Consequently, the research team called for larger trials in patients with mild cognitive impairment, and in people at high risk of Alzheimer’s disease.

Prior studies hold clues to omega-3s’ preventive and therapeutic effects
The cause of Alzheimer’s is not clear, but most evidence points to the build-up of brain plaques consisting of beta-amyloid protein deposits.

The body’s immune system attacks these plaques by mounting an inflammatory response that includes generation of the unstable oxygen compounds called free radicals, which damage and kill brain cells.

Because omega-3 fatty acids exert anti-inflammatory effects, it’s been assumed that this might account for the reduction in Alzheimer’s risk seen among fish-lovers in population studies.

While the Swedish research team detected no decrease in standard markers of inflammation among the members of the omega-3 group, they proposed that the anti-inflammatory influence of omega-3s may be effective before the onset of dementia symptoms:
  • “It is possible that when the disease is clinically apparent, the neuropathological involvement [brain damage] is too advanced to be substantially attenuated by anti-inflammatory [effects]”.

  • “Those results [of epidemiological studies] and the results from the present study support the idea that omega-3 fatty acids have a role in primary prevention of AD but not in treatment of manifest disease.”
And with regard to the anti-inflammatory properties of omega-3s, the Swedes seem to have overlooked the implications of a finding made last year by scientists at Louisiana State University (LSU).

DHA’s unique brain-protecting powers: the LSU discovery

In 2005, the LSU team discovered neuroprotectin D1 (NPD1): an anti-inflammatory compound that the body makes from omega-3 DHA (See “Research Reveals How Fish Oil Deters Alzheimer’s Disease”), which doesn’t affect the standard medical measures of inflammation but plays a key role in protecting the brain from the brain-cell die-off induced by accumulation of the inflammatory brain plaques that characterize Alzheimer's disease.

The “pro-plastic” effects of omega-3s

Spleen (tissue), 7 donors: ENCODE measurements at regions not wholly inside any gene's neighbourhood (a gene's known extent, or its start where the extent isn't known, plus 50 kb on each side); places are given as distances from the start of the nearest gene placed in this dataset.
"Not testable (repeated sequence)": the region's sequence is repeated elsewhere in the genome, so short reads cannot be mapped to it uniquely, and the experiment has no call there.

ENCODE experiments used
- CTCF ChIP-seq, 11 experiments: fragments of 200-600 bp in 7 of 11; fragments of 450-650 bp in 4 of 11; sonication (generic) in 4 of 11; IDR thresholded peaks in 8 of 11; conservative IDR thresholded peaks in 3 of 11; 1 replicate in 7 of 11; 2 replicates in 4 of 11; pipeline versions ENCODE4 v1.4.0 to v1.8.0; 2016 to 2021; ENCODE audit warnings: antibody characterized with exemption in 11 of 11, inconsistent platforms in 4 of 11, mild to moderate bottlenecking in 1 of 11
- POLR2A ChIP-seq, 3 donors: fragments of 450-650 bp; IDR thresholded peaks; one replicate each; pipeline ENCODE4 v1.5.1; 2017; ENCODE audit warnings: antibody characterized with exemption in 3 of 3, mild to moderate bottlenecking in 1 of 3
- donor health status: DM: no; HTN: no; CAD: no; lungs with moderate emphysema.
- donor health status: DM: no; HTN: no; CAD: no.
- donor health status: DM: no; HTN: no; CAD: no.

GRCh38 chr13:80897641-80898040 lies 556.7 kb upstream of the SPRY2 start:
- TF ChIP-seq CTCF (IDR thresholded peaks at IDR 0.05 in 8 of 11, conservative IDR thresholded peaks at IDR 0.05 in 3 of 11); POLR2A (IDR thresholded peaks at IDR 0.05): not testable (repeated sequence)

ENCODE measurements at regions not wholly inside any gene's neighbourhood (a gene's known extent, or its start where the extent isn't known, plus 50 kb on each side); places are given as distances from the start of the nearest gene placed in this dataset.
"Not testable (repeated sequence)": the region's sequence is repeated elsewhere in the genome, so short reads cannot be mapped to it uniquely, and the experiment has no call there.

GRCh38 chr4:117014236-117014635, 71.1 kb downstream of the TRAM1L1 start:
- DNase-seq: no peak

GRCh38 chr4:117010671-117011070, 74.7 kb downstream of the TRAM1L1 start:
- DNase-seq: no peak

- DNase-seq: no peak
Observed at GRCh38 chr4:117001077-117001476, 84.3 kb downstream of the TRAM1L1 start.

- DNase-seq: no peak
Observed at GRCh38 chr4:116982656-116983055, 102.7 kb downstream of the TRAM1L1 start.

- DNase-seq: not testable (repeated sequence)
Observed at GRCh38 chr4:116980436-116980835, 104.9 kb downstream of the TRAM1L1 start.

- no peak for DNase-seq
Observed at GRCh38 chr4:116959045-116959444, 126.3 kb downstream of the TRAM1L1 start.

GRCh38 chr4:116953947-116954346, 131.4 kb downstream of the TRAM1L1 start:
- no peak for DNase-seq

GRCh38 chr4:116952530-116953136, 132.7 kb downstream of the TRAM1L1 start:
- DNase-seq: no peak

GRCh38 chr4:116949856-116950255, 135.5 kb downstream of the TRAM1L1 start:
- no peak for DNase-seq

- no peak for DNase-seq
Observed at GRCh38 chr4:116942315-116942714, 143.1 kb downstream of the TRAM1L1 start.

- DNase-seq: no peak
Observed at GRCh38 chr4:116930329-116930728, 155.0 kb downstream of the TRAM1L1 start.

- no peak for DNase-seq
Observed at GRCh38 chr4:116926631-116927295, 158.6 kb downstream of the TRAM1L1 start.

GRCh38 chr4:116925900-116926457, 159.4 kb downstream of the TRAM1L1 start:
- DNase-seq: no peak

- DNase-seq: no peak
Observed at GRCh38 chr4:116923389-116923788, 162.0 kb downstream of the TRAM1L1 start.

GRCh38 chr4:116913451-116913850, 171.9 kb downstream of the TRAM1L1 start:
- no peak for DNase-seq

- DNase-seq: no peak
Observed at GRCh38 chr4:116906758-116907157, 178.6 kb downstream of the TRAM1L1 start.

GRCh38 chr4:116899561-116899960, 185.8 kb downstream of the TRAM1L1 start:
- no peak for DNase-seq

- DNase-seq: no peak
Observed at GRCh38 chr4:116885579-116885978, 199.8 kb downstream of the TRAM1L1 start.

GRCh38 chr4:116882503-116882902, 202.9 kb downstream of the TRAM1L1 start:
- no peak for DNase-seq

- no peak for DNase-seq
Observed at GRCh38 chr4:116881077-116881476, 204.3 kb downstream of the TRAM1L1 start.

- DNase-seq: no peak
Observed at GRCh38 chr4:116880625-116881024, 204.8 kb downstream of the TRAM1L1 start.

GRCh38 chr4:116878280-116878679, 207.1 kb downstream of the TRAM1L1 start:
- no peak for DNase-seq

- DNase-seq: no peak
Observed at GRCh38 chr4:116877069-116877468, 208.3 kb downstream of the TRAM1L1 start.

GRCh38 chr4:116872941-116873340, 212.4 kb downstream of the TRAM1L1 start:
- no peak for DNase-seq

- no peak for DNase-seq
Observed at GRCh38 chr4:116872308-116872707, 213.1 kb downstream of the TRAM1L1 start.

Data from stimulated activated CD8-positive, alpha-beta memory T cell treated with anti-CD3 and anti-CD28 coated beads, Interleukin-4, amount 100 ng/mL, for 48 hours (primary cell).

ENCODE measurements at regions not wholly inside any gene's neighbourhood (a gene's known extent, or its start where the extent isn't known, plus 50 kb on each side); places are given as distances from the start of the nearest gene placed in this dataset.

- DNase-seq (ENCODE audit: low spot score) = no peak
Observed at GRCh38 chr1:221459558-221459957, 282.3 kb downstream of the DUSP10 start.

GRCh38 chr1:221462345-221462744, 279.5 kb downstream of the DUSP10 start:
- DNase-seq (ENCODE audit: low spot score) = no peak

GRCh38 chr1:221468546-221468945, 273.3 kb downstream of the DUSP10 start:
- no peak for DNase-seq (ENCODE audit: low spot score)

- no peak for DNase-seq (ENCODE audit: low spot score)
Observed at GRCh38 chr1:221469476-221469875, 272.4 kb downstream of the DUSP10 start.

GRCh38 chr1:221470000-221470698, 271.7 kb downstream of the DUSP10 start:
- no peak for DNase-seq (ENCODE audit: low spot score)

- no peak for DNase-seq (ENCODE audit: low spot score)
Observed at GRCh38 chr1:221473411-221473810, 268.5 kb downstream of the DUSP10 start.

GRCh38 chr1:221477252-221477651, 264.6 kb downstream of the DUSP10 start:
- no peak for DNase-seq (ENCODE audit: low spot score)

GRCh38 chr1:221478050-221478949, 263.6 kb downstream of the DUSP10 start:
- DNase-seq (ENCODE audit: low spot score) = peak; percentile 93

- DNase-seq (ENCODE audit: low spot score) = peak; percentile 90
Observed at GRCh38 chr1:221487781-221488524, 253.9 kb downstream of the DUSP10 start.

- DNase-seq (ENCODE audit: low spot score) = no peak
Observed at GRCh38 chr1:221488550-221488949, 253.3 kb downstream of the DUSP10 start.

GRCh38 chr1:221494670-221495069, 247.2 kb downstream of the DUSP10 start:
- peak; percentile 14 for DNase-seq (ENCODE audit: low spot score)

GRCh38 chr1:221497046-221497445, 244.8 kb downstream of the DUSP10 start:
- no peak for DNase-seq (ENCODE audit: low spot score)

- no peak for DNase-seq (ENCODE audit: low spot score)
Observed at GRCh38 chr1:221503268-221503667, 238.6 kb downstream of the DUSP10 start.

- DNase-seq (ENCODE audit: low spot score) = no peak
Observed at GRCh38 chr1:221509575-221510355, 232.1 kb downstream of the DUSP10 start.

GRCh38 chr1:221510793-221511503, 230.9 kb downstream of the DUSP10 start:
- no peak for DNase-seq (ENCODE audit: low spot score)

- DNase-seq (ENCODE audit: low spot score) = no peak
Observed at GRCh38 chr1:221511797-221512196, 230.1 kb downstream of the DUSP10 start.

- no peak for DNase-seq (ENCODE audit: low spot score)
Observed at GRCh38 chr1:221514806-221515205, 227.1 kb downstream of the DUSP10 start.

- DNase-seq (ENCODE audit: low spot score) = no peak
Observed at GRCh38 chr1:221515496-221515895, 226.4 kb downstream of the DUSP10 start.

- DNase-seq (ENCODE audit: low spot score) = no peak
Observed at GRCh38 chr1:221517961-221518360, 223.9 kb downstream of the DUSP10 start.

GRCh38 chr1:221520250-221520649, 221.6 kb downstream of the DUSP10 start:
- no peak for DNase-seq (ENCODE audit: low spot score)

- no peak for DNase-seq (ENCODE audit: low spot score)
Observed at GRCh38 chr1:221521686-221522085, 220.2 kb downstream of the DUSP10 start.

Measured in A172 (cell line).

The mouse study we summarized in our last issue points to another possible preventive mechanism, having nothing to do with the anti-inflammatory properties of omega-3s (see “New Insight into Anti-Aging Brain Benefits of Omega-3s”).

Human aging is usually accompanied by decreased “neuro-plasticity” in the brain, and this deficit is largely responsible for age-related losses of memory and mental flexibility. Neuro-plasticity is the brain’s ability to form new connections (synapses) among its cells (neurons), and thereby adapt to external environments and form new memories.

A neurotransmitter called glutamate is critical to learning and memory formation, in part through its role in regulating neuro-plasticity. And as we reported, researchers found recently that rats fed omega-3s display complete reversals in age-related deficits in the glutamate receptors of brain cells.

It seems likely that, together with the LSU finding from 2005, the Brits’ recent discovery in rodents may explain why omega-3s seemed to benefit early-stage Alzheimer’s patients, and prevent some people from developing Alzheimer’s and other, less common forms of dementia.


Sources
  • Freund-Levi Y, Eriksdotter-Jönhagen M, Cederholm T, Basun H, Faxén-Irving G, Garlind A, Vedin I, Vessby B, Wahlund L, Palmblad J. n-3 Fatty Acid Treatment in 174 Patients With Mild to Moderate Alzheimer Disease: OmegAD Study: A Randomized Double-blind Trial. Arch Neurol. 2006;63:1402-1408.

  • Morris MC, Evans DA, Bienias JL, et al. Consumption of fish and n-3 fatty acids and risk of incident Alzheimer disease. Arch Neurol. 2003;60:940-946.

  • Morris MC, Evans DA, Tangney CC, Bienias JL, Wilson RS. Fish consumption and cognitive decline with age in a large community study. Arch Neurol. 2005 Dec;62(12):1849-53. Epub 2005 Oct 10.